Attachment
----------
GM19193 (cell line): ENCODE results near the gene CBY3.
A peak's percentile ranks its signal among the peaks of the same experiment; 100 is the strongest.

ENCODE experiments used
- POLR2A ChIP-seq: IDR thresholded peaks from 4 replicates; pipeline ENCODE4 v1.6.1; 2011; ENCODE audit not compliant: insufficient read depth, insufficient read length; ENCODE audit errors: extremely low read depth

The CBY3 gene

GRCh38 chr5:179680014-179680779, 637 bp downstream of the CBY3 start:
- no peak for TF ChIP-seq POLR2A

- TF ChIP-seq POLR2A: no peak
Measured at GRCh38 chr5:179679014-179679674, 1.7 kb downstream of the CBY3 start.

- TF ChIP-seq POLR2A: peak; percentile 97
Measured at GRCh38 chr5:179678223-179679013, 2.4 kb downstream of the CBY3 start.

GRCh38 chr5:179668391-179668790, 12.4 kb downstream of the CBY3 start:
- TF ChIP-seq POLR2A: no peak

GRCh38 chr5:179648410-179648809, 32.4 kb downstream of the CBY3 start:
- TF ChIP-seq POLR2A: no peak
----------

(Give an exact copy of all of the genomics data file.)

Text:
GM19193 (cell line): ENCODE results near the gene CBY3.
A peak's percentile ranks its signal among the peaks of the same experiment; 100 is the strongest.

ENCODE experiments used
- POLR2A ChIP-seq: IDR thresholded peaks from 4 replicates; pipeline ENCODE4 v1.6.1; 2011; ENCODE audit not compliant: insufficient read depth, insufficient read length; ENCODE audit errors: extremely low read depth

The CBY3 gene

GRCh38 chr5:179680014-179680779, 637 bp downstream of the CBY3 start:
- no peak for TF ChIP-seq POLR2A

- TF ChIP-seq POLR2A: no peak
Measured at GRCh38 chr5:179679014-179679674, 1.7 kb downstream of the CBY3 start.

- TF ChIP-seq POLR2A: peak; percentile 97
Measured at GRCh38 chr5:179678223-179679013, 2.4 kb downstream of the CBY3 start.

GRCh38 chr5:179668391-179668790, 12.4 kb downstream of the CBY3 start:
- TF ChIP-seq POLR2A: no peak

GRCh38 chr5:179648410-179648809, 32.4 kb downstream of the CBY3 start:
- TF ChIP-seq POLR2A: no peak